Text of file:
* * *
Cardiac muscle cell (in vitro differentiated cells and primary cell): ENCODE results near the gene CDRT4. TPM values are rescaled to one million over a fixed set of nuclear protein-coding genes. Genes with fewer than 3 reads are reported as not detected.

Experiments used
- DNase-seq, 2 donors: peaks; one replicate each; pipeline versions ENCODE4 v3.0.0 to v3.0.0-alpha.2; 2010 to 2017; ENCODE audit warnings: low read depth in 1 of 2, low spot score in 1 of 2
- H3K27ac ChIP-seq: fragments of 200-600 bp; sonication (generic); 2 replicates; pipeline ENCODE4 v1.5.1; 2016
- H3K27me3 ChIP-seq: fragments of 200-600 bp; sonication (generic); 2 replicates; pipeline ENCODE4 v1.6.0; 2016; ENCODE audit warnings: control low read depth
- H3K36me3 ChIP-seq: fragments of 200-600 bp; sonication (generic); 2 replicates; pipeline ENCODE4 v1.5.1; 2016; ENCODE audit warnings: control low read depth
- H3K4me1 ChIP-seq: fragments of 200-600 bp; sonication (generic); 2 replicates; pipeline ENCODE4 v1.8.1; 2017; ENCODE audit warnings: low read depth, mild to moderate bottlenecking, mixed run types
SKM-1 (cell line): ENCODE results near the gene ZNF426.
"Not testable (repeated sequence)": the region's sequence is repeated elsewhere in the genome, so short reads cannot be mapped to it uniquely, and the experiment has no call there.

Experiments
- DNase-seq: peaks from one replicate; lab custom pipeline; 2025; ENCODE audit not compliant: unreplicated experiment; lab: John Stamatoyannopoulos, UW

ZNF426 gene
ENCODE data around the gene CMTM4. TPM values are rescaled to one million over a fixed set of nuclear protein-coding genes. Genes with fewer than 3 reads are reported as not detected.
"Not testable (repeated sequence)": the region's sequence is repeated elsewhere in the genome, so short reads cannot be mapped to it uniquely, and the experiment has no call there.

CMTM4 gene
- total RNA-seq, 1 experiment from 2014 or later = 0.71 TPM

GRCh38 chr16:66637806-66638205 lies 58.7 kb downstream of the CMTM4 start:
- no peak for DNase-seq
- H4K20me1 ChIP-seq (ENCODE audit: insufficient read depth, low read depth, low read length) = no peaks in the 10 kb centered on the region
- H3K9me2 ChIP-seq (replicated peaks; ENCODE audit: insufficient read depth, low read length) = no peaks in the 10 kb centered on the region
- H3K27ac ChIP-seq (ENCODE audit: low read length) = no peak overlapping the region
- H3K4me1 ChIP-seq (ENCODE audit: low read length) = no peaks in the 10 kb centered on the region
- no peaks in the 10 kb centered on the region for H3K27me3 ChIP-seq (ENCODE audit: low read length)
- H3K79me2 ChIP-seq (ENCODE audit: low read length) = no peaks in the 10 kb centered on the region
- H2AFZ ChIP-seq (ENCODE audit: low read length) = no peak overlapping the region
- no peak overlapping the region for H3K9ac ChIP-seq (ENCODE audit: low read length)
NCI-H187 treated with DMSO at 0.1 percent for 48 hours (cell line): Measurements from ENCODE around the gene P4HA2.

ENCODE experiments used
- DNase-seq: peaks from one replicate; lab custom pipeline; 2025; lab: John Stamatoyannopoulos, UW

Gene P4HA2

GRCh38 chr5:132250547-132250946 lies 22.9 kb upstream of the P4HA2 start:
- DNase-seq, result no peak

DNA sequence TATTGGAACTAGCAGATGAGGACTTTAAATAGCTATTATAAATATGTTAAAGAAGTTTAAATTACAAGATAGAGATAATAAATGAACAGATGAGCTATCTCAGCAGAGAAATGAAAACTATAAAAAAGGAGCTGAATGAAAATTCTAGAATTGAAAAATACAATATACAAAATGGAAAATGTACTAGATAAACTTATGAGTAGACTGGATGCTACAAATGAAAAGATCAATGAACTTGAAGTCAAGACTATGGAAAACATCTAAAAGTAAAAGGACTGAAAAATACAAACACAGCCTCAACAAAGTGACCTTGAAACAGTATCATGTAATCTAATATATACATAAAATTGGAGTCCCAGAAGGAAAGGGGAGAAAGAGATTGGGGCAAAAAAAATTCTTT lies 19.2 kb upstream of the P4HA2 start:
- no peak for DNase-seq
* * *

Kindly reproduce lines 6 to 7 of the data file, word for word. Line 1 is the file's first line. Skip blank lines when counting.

- H3K36me3 ChIP-seq: fragments of 200-600 bp; sonication (generic); 2 replicates; pipeline ENCODE4 v1.5.1; 2016; ENCODE audit warnings: control low read depth
- H3K4me1 ChIP-seq: fragments of 200-600 bp; sonication (generic); 2 replicates; pipeline ENCODE4 v1.8.1; 2017; ENCODE audit warnings: low read depth, mild to moderate bottlenecking, mixed run types